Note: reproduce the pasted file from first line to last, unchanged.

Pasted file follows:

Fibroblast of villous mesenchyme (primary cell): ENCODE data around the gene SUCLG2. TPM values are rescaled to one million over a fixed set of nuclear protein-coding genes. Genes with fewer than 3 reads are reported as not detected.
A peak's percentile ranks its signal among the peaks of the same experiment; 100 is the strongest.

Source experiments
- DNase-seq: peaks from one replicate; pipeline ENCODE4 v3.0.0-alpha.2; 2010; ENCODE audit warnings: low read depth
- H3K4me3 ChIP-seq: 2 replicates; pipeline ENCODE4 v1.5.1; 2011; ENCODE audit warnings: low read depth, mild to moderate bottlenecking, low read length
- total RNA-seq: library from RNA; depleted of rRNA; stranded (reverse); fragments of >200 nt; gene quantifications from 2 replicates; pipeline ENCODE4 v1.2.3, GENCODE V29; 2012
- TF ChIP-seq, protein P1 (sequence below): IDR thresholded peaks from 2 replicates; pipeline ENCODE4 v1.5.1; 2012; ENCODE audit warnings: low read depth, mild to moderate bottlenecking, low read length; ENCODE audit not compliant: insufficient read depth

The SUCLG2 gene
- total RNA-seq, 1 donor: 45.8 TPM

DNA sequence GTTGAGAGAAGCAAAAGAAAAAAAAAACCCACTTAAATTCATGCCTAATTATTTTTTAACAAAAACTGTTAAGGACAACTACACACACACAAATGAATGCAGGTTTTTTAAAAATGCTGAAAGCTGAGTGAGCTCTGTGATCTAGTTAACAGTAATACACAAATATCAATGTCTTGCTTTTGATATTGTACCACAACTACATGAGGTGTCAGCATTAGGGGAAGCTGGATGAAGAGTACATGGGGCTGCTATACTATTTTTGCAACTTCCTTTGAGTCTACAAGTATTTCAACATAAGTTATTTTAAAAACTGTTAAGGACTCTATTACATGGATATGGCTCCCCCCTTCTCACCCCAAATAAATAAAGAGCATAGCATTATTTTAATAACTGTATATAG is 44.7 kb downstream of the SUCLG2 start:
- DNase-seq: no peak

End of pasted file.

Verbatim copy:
Fibroblast of villous mesenchyme (primary cell): ENCODE data around the gene SUCLG2. TPM values are rescaled to one million over a fixed set of nuclear protein-coding genes. Genes with fewer than 3 reads are reported as not detected.
A peak's percentile ranks its signal among the peaks of the same experiment; 100 is the strongest.

Source experiments
- DNase-seq: peaks from one replicate; pipeline ENCODE4 v3.0.0-alpha.2; 2010; ENCODE audit warnings: low read depth
- H3K4me3 ChIP-seq: 2 replicates; pipeline ENCODE4 v1.5.1; 2011; ENCODE audit warnings: low read depth, mild to moderate bottlenecking, low read length
- total RNA-seq: library from RNA; depleted of rRNA; stranded (reverse); fragments of >200 nt; gene quantifications from 2 replicates; pipeline ENCODE4 v1.2.3, GENCODE V29; 2012
- TF ChIP-seq, protein P1 (sequence below): IDR thresholded peaks from 2 replicates; pipeline ENCODE4 v1.5.1; 2012; ENCODE audit warnings: low read depth, mild to moderate bottlenecking, low read length; ENCODE audit not compliant: insufficient read depth

The SUCLG2 gene
- total RNA-seq, 1 donor: 45.8 TPM

DNA sequence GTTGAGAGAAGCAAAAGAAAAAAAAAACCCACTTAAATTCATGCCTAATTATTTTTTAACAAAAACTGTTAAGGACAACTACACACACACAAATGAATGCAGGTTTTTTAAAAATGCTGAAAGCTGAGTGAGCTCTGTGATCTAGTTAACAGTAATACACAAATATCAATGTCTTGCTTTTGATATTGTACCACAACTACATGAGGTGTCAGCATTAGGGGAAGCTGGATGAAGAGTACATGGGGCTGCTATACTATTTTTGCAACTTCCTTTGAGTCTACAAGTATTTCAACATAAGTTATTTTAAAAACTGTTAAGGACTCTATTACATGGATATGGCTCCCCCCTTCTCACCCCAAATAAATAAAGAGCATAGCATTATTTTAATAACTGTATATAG is 44.7 kb downstream of the SUCLG2 start:
- DNase-seq: no peak